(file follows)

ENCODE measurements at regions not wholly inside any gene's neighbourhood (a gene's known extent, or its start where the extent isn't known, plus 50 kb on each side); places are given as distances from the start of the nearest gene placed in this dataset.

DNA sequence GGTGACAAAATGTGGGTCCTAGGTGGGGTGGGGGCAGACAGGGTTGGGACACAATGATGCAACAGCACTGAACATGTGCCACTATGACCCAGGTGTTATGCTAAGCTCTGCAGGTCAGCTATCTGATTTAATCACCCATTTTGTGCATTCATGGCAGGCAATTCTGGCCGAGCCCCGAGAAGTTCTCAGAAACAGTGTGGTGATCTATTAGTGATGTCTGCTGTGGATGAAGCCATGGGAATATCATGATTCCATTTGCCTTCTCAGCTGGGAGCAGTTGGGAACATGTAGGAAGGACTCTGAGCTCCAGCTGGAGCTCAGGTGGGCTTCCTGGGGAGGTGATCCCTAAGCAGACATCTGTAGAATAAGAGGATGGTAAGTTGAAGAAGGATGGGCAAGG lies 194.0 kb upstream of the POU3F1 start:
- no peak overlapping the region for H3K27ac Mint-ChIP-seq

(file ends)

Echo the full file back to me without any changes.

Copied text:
ENCODE measurements at regions not wholly inside any gene's neighbourhood (a gene's known extent, or its start where the extent isn't known, plus 50 kb on each side); places are given as distances from the start of the nearest gene placed in this dataset.

DNA sequence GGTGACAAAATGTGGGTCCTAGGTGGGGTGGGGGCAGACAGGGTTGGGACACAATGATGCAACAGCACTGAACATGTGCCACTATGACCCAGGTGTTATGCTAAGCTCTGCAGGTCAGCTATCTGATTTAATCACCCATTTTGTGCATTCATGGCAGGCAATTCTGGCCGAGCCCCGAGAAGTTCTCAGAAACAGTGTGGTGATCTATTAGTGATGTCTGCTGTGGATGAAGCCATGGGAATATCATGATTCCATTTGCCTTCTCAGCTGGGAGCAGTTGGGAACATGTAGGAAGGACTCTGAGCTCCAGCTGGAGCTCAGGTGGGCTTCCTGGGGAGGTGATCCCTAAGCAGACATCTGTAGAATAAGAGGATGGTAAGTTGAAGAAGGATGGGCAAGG lies 194.0 kb upstream of the POU3F1 start:
- no peak overlapping the region for H3K27ac Mint-ChIP-seq